Original Research

The evolution of critical responses to Fugard’s work, culminating in a feminist reading of The Road to Mecca

V. Bowker
Literator | Vol 11, No 2 | a797 | DOI: https://doi.org/10.4102/lit.v11i2.797 | © 1990 V. Bowker | This work is licensed under CC Attribution 4.0
Submitted: 06 May 1990 | Published: 06 May 1990

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V. Bowker, University of Port Elizabeth, South Africa

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Abstract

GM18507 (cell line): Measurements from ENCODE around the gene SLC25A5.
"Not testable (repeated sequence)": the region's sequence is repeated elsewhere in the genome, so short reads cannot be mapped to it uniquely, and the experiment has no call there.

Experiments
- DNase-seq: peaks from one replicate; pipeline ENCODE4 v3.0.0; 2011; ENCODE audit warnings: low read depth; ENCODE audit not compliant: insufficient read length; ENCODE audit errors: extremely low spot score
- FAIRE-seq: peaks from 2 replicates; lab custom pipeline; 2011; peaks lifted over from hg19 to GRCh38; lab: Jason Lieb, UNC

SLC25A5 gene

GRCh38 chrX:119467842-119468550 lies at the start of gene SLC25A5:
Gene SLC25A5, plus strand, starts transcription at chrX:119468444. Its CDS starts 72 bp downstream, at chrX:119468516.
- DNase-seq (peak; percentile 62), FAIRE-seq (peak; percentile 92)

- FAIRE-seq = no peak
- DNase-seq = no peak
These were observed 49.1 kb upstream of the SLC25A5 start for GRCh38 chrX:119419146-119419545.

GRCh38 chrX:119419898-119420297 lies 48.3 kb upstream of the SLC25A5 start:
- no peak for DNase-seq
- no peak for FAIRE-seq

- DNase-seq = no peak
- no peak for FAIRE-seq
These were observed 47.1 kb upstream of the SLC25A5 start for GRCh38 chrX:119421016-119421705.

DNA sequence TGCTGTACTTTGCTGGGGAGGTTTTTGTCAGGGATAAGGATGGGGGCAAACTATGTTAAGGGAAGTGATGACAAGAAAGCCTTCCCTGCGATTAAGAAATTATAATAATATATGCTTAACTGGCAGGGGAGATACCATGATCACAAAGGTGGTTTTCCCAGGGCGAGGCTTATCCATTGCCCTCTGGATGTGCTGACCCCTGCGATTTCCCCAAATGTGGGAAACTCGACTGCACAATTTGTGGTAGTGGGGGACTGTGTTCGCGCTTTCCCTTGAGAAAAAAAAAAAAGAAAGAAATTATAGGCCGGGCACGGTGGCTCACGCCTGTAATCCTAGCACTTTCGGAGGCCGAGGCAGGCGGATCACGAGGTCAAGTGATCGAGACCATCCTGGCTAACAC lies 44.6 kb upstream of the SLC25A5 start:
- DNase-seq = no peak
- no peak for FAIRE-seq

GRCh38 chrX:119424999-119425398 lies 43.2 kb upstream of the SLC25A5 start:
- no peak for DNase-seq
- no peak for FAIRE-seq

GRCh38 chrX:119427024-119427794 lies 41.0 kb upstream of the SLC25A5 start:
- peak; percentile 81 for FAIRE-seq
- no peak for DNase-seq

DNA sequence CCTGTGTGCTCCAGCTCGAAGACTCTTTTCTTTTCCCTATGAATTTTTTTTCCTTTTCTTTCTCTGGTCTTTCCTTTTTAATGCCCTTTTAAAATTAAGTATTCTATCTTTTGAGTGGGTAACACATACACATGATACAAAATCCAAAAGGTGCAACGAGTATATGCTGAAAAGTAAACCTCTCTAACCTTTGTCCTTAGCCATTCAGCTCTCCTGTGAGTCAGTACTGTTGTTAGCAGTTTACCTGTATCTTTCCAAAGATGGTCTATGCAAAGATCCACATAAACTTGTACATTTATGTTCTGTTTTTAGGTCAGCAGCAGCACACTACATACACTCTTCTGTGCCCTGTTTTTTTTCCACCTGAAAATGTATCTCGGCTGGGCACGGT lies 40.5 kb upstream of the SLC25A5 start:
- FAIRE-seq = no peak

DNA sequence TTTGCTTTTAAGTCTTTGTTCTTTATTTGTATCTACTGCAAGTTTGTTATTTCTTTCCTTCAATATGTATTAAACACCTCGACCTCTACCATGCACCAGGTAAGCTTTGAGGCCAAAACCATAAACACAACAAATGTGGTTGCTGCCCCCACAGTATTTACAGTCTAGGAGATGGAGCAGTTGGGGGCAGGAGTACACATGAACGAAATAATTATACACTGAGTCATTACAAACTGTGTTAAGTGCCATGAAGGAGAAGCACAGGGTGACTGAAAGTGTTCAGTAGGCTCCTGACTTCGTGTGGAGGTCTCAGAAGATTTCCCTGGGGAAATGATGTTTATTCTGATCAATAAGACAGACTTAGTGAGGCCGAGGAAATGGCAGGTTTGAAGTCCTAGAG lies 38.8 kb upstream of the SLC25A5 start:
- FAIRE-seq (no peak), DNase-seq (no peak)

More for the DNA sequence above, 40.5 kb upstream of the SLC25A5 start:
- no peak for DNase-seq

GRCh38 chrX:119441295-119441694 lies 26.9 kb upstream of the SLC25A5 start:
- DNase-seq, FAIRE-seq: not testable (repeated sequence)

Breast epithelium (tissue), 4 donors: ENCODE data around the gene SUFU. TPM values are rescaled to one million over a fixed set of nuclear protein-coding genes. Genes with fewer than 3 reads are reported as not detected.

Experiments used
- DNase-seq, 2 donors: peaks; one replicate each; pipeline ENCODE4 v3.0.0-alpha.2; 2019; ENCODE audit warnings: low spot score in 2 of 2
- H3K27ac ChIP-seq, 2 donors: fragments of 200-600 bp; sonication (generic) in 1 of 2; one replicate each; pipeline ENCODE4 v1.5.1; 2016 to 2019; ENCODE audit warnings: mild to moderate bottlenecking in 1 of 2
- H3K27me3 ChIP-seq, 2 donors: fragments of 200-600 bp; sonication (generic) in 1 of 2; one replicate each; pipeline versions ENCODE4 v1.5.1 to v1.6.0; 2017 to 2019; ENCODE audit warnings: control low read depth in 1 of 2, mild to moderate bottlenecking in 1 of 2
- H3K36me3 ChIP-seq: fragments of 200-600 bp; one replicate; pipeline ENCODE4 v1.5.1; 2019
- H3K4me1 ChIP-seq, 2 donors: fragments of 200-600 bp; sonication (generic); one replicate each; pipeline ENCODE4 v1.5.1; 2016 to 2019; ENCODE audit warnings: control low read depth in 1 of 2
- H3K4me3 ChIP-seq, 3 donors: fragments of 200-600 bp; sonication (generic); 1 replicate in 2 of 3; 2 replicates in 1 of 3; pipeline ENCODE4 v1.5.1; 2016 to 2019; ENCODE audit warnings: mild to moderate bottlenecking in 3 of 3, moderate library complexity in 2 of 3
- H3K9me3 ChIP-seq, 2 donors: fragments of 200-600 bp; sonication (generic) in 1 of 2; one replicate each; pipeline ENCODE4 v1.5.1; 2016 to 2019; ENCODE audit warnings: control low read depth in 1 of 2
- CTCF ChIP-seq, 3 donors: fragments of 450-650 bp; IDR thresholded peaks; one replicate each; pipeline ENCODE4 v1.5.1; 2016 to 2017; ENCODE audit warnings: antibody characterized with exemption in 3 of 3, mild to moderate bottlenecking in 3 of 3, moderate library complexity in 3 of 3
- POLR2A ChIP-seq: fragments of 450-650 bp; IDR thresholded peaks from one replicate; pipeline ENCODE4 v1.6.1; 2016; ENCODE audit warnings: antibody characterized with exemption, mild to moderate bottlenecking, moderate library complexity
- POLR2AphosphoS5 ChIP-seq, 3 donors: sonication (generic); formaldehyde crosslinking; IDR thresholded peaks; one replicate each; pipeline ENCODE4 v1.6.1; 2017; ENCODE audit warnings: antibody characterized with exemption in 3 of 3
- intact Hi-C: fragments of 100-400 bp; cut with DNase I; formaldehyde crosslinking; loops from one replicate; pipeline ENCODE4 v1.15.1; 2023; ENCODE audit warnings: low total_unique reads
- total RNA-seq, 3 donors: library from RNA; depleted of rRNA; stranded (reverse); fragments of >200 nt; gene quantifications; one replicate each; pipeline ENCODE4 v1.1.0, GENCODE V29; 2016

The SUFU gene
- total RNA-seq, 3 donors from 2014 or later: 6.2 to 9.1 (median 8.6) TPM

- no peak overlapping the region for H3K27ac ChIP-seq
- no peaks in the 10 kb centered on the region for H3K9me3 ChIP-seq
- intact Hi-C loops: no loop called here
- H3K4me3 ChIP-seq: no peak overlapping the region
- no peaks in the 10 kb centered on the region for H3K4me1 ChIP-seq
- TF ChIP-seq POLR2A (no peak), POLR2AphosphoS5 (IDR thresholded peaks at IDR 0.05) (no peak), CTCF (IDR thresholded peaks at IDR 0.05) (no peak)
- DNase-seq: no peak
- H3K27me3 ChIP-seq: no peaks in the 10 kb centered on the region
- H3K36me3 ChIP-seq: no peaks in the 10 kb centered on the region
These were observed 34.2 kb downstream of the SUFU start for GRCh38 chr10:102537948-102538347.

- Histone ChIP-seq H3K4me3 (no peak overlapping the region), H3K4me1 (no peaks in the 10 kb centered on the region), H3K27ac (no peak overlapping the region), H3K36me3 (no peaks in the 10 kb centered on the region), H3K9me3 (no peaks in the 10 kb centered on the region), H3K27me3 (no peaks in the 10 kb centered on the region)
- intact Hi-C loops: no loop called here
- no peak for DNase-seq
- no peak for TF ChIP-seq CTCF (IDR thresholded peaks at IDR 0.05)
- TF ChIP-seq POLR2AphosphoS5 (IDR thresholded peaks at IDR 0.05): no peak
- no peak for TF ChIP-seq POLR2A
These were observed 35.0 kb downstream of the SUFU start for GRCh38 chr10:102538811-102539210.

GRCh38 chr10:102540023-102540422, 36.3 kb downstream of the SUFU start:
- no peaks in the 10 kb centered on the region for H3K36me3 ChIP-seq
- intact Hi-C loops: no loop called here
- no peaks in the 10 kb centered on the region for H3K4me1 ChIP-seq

An ongoing debate in South Africa today concerns the response of white writers, such as Athol Fugard, to the African/South African socio-historical context. As a major focus of this debate there is a relationship between history and literature, and selected critical responses to Fugard’s work of the past three decades are investigated in terms of their position regarding this relationship. All these responses, regardless of their political and/or Hterary affiliations were found to imply that some kind of truth, their truth can be represented in a fictional text. In response to this implied truth claim and in particular to certain critics’ demand for a “concrete” history, the founding insight of poststructuralism about the inability of language to reflect an already existing reality is used to justify the following approach to Fugard’s The Road to Mecca: history is merely one discourse among many without any privileged claim to primacy; Fugard’s texts, read as history, is therefore approached in the context of South African discourses competing in the game of power relations, thus justifying the feminist reading resulting from an analysis of the competing discourses in the text.

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